Last week I spent a hands-on day at the Hamilton Wood Type & Printing Museum in Two Rivers, WI. What a great day! For all you typophiles (yes, there’s actually a forum for you), Hamilton is the largest collection of wood type, wood cuts and historic printing machines in the world. It’s a fully functional museum, which means artists, typographers and letterpress wannabes like me can spend a day playing with paper, ink and über alt alphabets.
Like the cool dudes in this picture.
Actually these men may or may not have done printing. As craftsmen for Hamilton Manufacturing Company, they were the oomph of the collections we have today. They cut and sanded logs of wood. They carved and refined letters. They were the master makers of wood type.
The original company, called J.E. Hamilton Holly Wood Type Company, was founded in 1880 and within 20 years was the largest manufacturer of wood type in the United States. Even as letterpress printing gave way to newer technologies, Hamilton continued producing wood type until the end of the 20th century. Today the company is Hamilton Scientific.
So now we have the Hamilton Wood Type & Printing Museum! With 1.5 million pieces of wood type and 45,000 square feet of space, it makes for a jaw-dropping, creativity-cranking museum and workshop.
Before we started with our printing, assistant director Stephanie Carpenter led us on an informational tour. She’s a great guide and knows her stuff well. She proudly explained the museum’s dedication to the preserving wood type production, including carving letters with this original pantograph machine. Once a month a now-90-year-old, retired Hamilton employee tutors two staff members on this highly skilled craft.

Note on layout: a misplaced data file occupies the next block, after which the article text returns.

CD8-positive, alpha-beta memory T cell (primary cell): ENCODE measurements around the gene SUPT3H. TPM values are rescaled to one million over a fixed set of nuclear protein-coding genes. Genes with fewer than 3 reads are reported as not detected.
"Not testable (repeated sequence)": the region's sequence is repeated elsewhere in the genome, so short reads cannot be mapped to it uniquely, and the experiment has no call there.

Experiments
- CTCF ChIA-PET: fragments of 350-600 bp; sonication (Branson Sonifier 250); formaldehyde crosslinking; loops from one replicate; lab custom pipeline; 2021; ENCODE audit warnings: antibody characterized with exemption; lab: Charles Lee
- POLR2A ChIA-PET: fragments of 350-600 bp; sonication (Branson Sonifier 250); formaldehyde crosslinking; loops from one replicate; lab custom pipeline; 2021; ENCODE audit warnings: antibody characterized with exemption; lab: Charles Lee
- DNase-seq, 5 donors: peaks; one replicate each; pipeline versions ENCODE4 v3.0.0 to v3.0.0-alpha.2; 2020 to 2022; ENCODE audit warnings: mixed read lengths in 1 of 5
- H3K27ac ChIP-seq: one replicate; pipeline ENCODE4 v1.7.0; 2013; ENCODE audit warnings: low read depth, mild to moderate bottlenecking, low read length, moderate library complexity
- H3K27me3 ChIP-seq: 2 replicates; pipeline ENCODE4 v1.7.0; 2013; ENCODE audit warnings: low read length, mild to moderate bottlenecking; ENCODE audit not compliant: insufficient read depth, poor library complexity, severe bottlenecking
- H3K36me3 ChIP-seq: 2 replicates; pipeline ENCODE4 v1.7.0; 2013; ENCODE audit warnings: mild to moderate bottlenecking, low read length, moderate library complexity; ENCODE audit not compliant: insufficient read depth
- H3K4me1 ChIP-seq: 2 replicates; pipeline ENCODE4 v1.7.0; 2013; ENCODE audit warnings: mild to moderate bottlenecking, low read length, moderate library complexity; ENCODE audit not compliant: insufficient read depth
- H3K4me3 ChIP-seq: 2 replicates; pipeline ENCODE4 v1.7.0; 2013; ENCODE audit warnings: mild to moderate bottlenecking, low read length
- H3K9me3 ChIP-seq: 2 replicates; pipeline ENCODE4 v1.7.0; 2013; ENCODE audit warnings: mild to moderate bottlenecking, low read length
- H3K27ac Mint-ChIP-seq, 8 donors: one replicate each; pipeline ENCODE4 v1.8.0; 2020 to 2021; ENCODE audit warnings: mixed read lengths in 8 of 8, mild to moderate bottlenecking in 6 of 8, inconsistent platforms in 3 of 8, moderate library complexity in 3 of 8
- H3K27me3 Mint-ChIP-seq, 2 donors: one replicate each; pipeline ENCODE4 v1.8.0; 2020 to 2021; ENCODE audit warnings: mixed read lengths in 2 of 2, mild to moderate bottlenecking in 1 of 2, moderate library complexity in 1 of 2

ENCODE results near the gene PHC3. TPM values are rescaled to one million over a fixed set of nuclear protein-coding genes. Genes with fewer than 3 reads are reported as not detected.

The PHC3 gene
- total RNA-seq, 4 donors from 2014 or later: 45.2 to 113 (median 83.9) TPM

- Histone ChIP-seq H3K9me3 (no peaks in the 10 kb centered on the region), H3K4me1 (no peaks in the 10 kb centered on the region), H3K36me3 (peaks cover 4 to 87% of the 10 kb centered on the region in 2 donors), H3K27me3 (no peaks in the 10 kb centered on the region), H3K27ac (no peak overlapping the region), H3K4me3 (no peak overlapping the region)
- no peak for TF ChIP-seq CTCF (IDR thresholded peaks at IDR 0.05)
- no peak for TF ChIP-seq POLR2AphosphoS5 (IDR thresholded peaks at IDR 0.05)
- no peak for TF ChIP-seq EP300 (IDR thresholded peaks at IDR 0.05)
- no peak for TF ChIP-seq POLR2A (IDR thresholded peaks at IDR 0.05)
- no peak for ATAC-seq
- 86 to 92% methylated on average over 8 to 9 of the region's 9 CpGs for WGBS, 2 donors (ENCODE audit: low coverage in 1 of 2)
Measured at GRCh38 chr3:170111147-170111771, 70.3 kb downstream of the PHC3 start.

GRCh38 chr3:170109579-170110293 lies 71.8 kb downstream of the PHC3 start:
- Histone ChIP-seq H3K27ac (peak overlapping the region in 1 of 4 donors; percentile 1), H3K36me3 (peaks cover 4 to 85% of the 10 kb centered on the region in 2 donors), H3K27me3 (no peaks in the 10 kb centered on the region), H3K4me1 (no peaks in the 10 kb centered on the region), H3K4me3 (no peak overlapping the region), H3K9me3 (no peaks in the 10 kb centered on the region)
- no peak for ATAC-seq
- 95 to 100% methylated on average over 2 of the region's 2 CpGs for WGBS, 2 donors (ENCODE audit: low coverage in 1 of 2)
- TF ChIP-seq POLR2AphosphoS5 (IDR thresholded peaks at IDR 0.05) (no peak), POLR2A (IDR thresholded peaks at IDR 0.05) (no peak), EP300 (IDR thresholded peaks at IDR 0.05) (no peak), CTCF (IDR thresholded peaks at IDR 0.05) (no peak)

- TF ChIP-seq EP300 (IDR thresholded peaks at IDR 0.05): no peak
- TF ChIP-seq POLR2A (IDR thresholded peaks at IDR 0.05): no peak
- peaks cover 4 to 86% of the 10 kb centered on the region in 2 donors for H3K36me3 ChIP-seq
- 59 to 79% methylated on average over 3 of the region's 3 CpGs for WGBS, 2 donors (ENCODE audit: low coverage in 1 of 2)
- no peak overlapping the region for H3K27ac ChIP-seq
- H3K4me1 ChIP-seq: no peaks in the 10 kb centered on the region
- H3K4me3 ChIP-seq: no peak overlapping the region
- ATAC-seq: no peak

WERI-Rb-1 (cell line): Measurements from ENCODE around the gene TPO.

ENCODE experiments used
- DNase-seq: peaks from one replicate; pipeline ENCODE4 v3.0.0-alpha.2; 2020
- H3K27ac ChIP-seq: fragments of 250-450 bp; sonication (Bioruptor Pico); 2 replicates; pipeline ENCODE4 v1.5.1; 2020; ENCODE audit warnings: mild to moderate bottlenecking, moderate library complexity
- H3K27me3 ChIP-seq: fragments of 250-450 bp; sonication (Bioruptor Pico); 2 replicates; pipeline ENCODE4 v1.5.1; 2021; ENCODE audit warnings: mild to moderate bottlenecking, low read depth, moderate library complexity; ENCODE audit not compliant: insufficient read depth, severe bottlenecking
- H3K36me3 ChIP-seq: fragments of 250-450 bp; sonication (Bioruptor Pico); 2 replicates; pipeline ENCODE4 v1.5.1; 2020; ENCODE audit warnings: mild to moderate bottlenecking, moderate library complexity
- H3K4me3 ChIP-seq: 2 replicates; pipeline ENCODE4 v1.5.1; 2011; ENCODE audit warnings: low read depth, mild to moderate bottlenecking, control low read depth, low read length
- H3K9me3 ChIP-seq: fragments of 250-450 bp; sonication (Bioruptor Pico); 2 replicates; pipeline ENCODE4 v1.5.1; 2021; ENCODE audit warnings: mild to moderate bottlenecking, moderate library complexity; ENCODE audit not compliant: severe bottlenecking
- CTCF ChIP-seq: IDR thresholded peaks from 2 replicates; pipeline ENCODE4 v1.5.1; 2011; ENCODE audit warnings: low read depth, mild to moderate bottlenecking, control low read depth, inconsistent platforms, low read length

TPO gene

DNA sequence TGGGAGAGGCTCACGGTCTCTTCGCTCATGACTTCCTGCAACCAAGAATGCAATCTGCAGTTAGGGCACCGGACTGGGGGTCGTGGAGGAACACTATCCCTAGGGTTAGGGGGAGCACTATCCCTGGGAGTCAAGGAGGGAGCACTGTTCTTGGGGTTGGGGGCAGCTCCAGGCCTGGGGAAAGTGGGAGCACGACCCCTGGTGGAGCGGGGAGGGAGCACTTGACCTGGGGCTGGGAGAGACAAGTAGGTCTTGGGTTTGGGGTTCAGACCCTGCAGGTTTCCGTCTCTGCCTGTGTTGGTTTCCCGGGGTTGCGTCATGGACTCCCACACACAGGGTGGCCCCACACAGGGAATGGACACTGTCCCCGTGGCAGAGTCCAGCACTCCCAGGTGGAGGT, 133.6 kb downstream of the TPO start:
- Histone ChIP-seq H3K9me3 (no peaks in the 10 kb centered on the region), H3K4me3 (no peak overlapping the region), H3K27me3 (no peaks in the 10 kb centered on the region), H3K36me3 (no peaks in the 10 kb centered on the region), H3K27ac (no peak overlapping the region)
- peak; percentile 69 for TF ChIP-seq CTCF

How many you dream of owning a letterpress like this? Join throngs of like-minded Ebay shoppers and prepare to spend oodles. In the meantime, the Hamilton museum has a full display of presses from throughout the industry’s history. Imagine the pages they printed back in the day!
After letterpress came linotype. Hamilton Manufacturing Company didn’t produce linotype machines, however the museum has a wonderful display for this era of printing.
And then we started our own printing! Probably like most first timers, I completely underestimated how meticulous and time consuming setting type by hand can be. I quickly simplified my design.
Caution! Wet Ink! Arcint Architecture owners Edward Haydin and Ryan Thacker made these stunning posters to commemorate their firm’s second anniversary. What a great idea! (This upcoming year marks a big one for Adunate—I may head back up to Two Rivers and make posters of my own.)
Ta-da! And here’s my final product. I never got into scrapbooking or stamping, simply because it’s one more hobby I would find myself obsessing over. But, hey, this printing, punching holes and threading jute by hand…after spending hours at the computer, it’s a tactual delight!
The best thing about making your own cards—writing your own message.
Merry Christmas to everyone, especially my dear customers. God’s blessings to you in 2015!